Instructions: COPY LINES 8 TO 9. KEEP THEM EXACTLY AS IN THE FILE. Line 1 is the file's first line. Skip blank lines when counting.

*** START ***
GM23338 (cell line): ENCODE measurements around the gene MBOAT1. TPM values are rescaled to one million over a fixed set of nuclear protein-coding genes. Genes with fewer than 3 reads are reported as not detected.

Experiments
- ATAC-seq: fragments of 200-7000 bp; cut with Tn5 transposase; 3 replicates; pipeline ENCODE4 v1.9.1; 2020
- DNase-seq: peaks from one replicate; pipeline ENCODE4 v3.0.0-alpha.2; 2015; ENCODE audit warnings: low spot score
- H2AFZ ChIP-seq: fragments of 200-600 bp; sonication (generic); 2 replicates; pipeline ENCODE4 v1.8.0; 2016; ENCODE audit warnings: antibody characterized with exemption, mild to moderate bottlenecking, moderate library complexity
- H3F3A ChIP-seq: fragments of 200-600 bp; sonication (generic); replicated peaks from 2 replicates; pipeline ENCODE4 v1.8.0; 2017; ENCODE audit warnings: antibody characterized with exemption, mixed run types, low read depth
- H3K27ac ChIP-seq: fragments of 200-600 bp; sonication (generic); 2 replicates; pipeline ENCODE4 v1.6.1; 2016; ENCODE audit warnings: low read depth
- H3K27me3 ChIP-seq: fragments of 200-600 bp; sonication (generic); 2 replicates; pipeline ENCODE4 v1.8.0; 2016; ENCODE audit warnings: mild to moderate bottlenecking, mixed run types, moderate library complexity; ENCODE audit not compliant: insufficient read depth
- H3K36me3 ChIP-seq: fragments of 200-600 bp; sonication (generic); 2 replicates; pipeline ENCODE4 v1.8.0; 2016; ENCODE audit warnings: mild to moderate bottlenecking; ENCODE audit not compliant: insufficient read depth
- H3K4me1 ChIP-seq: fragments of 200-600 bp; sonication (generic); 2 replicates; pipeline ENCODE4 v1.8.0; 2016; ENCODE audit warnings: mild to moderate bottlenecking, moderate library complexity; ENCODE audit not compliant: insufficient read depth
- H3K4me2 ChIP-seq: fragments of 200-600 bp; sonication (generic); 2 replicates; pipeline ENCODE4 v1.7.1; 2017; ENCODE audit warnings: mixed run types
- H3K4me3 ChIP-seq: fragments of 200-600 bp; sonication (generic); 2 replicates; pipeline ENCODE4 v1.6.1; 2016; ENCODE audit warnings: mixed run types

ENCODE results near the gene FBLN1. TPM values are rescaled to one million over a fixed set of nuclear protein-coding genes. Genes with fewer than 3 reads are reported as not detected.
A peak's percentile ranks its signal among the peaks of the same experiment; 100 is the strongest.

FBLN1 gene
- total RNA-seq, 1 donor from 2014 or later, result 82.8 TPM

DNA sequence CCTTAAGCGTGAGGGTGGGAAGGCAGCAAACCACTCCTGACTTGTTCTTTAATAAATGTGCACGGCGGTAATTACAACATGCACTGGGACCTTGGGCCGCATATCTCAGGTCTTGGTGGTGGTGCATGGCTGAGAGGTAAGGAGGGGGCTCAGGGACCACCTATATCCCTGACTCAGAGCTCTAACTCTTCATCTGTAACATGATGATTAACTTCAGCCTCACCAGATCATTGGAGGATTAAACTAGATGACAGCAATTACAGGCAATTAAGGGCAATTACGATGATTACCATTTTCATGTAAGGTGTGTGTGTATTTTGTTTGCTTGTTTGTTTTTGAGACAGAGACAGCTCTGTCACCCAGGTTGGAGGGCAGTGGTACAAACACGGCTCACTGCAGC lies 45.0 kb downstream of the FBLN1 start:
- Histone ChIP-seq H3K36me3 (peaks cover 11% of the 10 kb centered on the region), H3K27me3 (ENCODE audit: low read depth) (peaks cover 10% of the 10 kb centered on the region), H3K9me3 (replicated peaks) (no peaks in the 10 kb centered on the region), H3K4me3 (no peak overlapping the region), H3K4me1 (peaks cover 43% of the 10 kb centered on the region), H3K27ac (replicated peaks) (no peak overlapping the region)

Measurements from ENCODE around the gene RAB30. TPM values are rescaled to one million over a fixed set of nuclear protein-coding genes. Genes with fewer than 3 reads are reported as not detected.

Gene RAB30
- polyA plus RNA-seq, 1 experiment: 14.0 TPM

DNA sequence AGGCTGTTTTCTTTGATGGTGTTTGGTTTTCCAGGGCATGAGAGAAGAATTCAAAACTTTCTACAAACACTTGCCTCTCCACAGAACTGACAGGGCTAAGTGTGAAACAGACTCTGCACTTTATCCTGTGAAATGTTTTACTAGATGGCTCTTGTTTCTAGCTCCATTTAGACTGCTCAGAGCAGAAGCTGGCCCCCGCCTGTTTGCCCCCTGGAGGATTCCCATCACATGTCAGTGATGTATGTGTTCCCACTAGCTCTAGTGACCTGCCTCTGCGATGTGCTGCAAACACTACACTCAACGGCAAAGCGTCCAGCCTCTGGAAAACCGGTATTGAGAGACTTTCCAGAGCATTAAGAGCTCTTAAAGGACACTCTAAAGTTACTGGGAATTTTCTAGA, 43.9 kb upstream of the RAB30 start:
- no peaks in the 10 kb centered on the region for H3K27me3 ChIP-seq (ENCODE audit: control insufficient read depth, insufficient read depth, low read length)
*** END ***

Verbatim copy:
- H3K27me3 ChIP-seq: fragments of 200-600 bp; sonication (generic); 2 replicates; pipeline ENCODE4 v1.8.0; 2016; ENCODE audit warnings: mild to moderate bottlenecking, mixed run types, moderate library complexity; ENCODE audit not compliant: insufficient read depth
- H3K36me3 ChIP-seq: fragments of 200-600 bp; sonication (generic); 2 replicates; pipeline ENCODE4 v1.8.0; 2016; ENCODE audit warnings: mild to moderate bottlenecking; ENCODE audit not compliant: insufficient read depth